We took you on a quick tour of the Samsung Galaxy S hardware -- now let's spend a few more minutes and look at the software. When Samsung talks about "Smart Life," they mean it, bringing a new look and feel to Android. Video after the break.
OK, OK. We got it. You guys still have plenty of (very good!) questions regarding the Sprint Evo 4G. So let's make things easier on everybody and get them all in one place. What else do you want to know about the Evo 4G? Post your Q's in this forum thread, and we'll get you some A's. Promise.
If you have any Backflip or iPhone-toting friends like we do, you'd know that AT&T isn't exactly the model for network reliability. There's drop calls, weak signals, full signal but slow data, etc. Most people just suffer through AT&T's problems but hey, you don't have to any more--the AT&T 3G MicroCell will solve all your problems.
Basically, the AT&T 3G MicroCell acts as a mini cell tower in your home, giving you full signal for both data and voice connections. You just plug your home internet connection into the MicroCell and voila, you'll get awesome coverage in your home. The MicroCell costs $150 which is kind of okay but kind of not. It's decently priced because it's a one time fee, no need to pay a monthly fee (unless you spring for the $20/month for unlimited calling) but kind of ridiculous because AT&T is using your internet connection to solve their problem.
Either way, if you have terrible AT&T 3G service at home or office, the AT&T 3G MicroCell is your answer. Pony up $150 and you'll get to enjoy voice and data coverage like you should.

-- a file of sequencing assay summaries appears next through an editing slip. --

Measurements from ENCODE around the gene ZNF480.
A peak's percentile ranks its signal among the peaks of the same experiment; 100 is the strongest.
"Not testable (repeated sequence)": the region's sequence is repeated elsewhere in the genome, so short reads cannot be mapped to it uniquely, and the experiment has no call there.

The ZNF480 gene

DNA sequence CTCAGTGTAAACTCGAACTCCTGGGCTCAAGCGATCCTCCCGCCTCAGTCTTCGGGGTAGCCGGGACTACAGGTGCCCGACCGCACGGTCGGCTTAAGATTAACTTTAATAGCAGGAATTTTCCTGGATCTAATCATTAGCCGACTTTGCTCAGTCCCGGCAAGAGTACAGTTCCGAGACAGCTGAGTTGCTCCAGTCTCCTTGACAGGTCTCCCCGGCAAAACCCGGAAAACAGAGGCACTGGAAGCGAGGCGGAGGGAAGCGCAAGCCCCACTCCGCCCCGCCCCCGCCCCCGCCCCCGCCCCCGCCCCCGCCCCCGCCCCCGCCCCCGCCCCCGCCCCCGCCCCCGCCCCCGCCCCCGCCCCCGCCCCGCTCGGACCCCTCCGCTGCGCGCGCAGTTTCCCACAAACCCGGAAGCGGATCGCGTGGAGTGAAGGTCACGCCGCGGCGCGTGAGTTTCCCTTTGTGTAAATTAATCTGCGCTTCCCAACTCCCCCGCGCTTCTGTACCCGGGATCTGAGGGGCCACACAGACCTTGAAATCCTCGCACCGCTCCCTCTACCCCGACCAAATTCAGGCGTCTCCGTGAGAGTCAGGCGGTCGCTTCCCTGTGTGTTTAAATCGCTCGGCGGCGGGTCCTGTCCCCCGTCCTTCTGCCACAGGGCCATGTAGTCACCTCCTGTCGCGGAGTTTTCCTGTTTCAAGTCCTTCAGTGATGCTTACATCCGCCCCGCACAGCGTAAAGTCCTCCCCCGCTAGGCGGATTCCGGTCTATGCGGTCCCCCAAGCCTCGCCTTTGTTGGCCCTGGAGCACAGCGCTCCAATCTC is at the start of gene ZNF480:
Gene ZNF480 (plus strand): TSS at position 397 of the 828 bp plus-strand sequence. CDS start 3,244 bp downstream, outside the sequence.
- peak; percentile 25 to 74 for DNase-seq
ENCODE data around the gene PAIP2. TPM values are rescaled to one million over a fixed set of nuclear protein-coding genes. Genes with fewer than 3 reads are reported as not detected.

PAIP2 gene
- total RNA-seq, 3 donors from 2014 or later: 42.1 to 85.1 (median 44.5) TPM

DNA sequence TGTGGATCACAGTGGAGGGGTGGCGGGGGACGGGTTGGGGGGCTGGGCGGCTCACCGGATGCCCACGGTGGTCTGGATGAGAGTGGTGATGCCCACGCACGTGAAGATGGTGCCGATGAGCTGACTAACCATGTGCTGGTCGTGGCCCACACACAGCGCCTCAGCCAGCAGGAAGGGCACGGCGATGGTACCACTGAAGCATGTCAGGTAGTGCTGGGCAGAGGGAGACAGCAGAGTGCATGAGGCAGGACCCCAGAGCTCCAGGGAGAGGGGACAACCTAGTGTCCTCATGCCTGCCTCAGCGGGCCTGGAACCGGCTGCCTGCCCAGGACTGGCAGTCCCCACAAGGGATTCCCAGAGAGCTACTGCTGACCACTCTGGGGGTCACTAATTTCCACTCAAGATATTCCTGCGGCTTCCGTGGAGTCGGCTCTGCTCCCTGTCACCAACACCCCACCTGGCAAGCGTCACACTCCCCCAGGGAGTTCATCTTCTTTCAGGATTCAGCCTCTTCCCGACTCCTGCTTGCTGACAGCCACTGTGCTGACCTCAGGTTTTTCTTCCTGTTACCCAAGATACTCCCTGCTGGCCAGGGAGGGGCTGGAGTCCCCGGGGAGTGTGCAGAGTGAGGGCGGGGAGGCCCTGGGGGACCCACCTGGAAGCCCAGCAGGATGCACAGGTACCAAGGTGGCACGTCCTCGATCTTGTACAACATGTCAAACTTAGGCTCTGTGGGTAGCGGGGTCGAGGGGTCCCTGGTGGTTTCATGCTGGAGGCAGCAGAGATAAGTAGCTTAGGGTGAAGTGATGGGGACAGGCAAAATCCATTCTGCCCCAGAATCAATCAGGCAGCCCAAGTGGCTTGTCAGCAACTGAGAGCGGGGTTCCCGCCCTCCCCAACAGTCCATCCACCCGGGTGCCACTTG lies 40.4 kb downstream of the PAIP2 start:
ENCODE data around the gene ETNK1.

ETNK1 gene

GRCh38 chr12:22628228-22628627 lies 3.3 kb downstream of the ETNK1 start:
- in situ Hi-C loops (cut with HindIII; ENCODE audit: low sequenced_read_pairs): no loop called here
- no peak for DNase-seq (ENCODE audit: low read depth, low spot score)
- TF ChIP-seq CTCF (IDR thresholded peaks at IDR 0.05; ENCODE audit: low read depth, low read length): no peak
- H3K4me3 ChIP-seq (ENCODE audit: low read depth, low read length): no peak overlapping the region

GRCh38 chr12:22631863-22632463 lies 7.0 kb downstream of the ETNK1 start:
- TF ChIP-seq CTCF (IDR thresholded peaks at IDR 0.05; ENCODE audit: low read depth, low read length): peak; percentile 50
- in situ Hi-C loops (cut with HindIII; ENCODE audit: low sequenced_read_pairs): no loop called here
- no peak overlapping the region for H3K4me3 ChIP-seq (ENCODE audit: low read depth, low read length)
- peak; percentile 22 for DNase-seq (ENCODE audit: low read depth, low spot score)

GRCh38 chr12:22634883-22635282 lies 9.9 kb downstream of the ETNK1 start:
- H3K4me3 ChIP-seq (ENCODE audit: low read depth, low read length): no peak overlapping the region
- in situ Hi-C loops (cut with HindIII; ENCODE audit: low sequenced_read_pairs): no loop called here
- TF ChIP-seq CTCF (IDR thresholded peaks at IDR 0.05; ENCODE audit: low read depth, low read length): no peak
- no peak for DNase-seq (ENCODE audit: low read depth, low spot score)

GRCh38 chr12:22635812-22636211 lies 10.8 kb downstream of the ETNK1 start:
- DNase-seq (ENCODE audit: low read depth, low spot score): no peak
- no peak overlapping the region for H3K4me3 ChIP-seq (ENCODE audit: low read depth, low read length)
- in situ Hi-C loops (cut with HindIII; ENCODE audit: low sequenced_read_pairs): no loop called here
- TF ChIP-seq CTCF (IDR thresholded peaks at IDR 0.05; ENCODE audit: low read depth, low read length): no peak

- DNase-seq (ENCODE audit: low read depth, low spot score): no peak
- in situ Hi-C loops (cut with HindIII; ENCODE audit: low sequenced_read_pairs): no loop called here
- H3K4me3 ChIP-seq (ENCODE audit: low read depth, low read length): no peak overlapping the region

The good news is that those of you who have to have Nextel's push-to-talk service and have been dying for an Android phone can now have it in the Motorola i1. Otherwise, there's not a whole lot to get excited about here.
It's a pretty basic candybar-style phone, running Android 1.5. It feels just fine in the had, through the software runs a little slow (that could just be a demo thing) and feels a little underpowered. But, again, it's the first iDEN Android phone (or the "World's only," depending on who you ask), and that's no small thing. But unless you absolutely have to have push-to-talk, you'll likely be looking elsewhere.
We must say, there's something kind of cool -- and, yes, very nerdy -- about holding this much memory on your fingertip. But there it is, the recently announced 32GB microSD card from Sandisk. Interesting story: It's manufactured by taking a wafer of 4GBs of memory, shaving it down -- it's made thicker than necessary, otherwise it'd be too flimsy initially -- and then stacking them eight high to get to the 32GB. MSRP is $200 for now, but that will drop in time.
It was a long and hard first day at CTIA, with the announcement of a couple of stellar Android phone, and the return of Dell to the U.S. smartphone area. That brings us to the Dell Aero, which was announced for AT&T. And we got our hands on it tonight ... And that's it. It might or might not be a working device. We don't know, because Dell wouldn't turn it on, for whatever reason.
So, we got an OK feel for the hardware. And in what seems to be a growing trend, it's pretty darn light. Actually, save for feeling a bit plastic, it was a pretty sexy phone. Nice and slim, with graceful lines that fit nicely in your hand. And so after the break, a few more pics of the Dell Areo purely as a work of industrial design. Here's to hoping we actually see it in action at some point.
We've had our mitts on the EVO 4G for just the briefest of minutes (but have more time soon) and so far our verdict on this pre-production model is that it's a winner. It is quite large - those of you who have seen the HD2 have a good point of reference. It's a little thicker than an HD2 as well, but the back has such a soft, supple feel to it that it's hard to complain. The screen looks crisp and expansive and while 4G has been a little hit-or-miss on our Overdrive, we're betting that when this rolls around this summer (price unknown), you're going to feel like Sprint is right: it's radically different to use a phone with these speeds.